Multi- or omnichannel marketing that choreographs an experience across touchpoints both physical and digital.
You may have seen the recent campaign from MarketReach, the Royal Mail’s direct marketing arm. Marketing spend on direct mail had been falling year on year, by around 5% in 2013, according to Ofcom figures, as budgets were allocated to digital, but the latest AA/Warc numbers predict a return to growth in 2015.
The ‘Mail Men’ campaign, conceived by Publicis Chemistry, ran across digital, print, outdoor and, of course, direct mail. The most memorable quote was from Poke’s Nicolas Roope: “On your 100th birthday you’d be disappointed if the Queen only sent you an email.”
I was inspired to conceive something that combined direct mail with digital and social media, to see how it worked. My simple idea was to use what we digerati call a GOL (good old-fashioned letter) to prompt a tracked visit to my LinkedIn profile with the desired action being a request to connect with me.
Here is how it worked: I bought a direct mail list of digital, marketing and ecommerce professionals. I de-duped that against my existing LinkedIn connections. I then sent a personalised letter to those new possible contacts using Royal Mail’s Mailshots Online tool. In that letter I asked the recipients to visit a URL that I could track (via bitly) which resolved to my LinkedIn profile and then, if they thought it worthwhile, connect to me.
I sent 2,000 letters and the entire process took about two hours with most of that time spent writing the actual letter. The total cost was around £1,500. What would be the average return on investment, or lifetime value, of a high quality professional connection on LinkedIn? It’s more difficult to say for sure but a single recruit, new customer or event speaker would massively repay this small investment.
The results, in terms of profile views and connections are still coming in. I could not track opens or reads of the letter, of course, nor have I been able to track any possible negative sentiment from those who have not responded. However, to date there have been 188 uses of the custom URL, so a 9.4% response rate with 56% of those views coming within the first two days of the letters landing. I have had 156 new LinkedIn connections from those I sent the letter to, so a 7.8% conversion rate and an average cost per new connection of £9.60.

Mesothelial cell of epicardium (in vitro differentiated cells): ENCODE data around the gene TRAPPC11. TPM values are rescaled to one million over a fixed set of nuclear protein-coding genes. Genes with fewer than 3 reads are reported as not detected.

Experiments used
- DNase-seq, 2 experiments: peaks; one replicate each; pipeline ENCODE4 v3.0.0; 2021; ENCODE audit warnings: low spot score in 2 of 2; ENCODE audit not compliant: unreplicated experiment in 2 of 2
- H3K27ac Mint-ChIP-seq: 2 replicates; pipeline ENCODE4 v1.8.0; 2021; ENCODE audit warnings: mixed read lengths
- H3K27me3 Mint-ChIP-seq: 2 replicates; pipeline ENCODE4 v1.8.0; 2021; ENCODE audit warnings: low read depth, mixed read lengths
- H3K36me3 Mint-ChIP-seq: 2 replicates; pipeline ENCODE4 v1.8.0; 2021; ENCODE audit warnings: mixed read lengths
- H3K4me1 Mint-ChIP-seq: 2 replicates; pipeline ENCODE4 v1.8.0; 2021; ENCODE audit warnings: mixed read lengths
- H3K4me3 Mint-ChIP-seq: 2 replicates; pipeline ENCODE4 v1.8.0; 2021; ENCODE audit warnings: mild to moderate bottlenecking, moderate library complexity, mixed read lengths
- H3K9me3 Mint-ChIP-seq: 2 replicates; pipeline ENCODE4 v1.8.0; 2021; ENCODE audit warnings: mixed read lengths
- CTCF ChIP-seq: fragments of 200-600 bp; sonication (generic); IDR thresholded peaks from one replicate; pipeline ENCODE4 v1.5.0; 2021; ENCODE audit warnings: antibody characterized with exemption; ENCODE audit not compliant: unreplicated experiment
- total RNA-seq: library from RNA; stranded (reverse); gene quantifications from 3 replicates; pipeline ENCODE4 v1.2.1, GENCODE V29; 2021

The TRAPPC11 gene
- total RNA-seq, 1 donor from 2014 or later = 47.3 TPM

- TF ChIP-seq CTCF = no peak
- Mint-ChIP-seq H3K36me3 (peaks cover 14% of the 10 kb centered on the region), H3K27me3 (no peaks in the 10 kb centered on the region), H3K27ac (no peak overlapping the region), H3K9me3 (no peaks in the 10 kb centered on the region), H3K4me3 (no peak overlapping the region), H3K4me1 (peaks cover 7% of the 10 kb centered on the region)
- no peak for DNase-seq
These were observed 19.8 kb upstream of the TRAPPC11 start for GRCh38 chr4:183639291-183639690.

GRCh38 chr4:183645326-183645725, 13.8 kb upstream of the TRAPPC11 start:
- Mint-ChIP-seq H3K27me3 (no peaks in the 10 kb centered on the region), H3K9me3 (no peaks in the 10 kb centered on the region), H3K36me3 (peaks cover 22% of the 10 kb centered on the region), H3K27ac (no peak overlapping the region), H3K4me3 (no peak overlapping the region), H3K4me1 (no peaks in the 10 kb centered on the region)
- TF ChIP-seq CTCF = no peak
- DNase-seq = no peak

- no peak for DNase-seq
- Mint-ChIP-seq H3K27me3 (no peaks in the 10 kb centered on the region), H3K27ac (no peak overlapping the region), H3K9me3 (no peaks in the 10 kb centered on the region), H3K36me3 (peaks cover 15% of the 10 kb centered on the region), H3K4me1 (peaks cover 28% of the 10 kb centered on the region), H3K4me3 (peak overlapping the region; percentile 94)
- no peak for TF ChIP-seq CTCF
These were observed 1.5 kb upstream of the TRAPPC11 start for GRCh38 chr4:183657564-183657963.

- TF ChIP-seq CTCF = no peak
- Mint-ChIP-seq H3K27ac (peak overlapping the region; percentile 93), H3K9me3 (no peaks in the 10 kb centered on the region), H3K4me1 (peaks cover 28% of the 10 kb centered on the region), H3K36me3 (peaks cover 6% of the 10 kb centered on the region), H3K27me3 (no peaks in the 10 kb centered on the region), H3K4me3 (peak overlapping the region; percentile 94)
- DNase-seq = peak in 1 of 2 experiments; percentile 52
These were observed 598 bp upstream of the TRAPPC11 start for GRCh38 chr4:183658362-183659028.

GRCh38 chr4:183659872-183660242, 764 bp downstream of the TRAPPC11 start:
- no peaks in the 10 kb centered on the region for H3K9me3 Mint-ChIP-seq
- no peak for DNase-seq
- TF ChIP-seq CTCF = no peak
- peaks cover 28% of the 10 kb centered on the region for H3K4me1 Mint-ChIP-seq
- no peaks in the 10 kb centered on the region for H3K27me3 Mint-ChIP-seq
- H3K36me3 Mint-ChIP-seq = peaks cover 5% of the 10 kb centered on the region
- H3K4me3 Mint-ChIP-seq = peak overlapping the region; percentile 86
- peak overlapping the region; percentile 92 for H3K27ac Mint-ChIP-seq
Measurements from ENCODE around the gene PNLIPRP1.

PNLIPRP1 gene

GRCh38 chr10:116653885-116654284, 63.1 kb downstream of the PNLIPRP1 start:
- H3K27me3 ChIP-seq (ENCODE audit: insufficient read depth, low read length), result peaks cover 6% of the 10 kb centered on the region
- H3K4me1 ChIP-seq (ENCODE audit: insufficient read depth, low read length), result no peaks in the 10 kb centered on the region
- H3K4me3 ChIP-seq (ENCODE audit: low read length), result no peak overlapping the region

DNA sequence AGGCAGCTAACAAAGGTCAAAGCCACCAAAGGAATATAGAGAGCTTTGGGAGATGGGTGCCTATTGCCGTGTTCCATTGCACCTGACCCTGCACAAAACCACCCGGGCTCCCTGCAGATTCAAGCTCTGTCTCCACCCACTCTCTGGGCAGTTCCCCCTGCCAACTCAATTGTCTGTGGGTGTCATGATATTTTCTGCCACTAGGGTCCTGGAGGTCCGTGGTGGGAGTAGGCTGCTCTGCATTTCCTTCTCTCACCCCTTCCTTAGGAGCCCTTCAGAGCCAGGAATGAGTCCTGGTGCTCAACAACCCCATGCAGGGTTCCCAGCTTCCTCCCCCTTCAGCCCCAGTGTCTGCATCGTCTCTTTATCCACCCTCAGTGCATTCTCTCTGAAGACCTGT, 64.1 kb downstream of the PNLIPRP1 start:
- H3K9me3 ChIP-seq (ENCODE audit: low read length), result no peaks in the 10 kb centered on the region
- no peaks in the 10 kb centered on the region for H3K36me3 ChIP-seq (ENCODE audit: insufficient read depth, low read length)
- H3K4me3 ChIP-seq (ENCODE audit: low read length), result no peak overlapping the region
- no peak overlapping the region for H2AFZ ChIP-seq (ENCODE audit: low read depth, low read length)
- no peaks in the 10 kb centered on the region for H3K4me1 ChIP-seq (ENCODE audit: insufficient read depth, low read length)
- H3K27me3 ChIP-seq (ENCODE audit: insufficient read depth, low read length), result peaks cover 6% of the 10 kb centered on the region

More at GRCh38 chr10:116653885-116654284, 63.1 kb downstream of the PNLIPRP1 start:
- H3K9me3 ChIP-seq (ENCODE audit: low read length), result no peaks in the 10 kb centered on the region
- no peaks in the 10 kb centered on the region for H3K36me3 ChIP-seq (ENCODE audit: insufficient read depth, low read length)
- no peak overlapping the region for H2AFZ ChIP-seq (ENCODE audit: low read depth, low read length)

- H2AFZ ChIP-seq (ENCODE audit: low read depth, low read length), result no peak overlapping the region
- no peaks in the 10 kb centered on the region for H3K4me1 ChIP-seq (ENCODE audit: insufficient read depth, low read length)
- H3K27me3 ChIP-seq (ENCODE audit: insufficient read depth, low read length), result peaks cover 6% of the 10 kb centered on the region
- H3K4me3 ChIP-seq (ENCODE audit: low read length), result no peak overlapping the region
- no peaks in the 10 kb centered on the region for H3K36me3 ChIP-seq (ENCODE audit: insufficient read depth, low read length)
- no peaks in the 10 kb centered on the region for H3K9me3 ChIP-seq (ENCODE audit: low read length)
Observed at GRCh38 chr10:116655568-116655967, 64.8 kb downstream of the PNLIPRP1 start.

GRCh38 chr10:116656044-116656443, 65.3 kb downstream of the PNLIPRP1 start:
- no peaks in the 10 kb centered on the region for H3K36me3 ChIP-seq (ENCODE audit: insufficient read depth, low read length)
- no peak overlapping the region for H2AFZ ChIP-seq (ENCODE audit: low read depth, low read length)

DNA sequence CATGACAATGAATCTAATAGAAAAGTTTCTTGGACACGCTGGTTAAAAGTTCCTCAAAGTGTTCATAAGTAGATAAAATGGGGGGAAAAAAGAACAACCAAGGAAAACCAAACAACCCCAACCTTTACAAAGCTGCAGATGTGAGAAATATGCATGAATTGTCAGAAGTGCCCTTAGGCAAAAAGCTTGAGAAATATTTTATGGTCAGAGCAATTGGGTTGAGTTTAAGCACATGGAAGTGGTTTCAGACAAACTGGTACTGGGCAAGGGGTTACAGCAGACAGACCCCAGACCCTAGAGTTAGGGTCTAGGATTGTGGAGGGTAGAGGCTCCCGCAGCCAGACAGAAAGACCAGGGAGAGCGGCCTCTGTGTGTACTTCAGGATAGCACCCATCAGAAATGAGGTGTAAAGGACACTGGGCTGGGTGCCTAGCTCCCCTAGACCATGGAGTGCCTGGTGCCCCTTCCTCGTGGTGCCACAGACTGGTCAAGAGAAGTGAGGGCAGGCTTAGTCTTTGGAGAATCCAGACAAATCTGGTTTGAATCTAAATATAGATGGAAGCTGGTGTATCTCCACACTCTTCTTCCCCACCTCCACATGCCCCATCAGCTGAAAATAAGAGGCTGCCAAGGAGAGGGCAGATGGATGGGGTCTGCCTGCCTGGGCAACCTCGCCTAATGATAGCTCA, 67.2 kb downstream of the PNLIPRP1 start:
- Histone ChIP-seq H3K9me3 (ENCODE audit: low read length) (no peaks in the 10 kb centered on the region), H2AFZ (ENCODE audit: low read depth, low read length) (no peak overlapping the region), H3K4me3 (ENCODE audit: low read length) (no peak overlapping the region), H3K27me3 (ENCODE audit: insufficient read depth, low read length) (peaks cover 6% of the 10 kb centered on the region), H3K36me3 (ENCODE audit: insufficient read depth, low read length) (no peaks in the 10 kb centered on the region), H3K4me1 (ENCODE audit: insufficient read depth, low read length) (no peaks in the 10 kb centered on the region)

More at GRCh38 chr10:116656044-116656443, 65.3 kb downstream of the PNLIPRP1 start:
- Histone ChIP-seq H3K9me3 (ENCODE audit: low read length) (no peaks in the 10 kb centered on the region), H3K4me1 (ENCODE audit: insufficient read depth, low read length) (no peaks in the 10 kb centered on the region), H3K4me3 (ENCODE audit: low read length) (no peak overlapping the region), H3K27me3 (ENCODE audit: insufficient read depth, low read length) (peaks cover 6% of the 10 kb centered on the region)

Clearly, there are all sorts of reasons why you cannot draw too many generalised learnings from my small experiment. However, apart from the results, there are some interesting points. One is simply about data protection and marketing. You cannot legally ‘cold’ email people. In B2B it is a little greyer but even if you get away with it, you get so little response and risk such reputational damage that it is not worth it. But you can mail people. So using direct mail to win a digital connection and permission to contact in the future seems a clever way to join up traditional and digital.
Most interesting were the many personal replies and comments I received, particularly from digital professionals extolling the virtues of a letter. A senior ecommerce manager said: “Great to receive your letter, what a breath of fresh air”, while a marketing director commented: “You sent me a letter – old skool. I liked it.” Of my new connections 18 are marketing directors at major brands and 33 are ecommerce/digital directors, so the quality is high too.
Do you have other examples of successfully combining direct mail with digital in compelling ways? We will be interested to hear about them in November at our Festival of Marketing, among other things.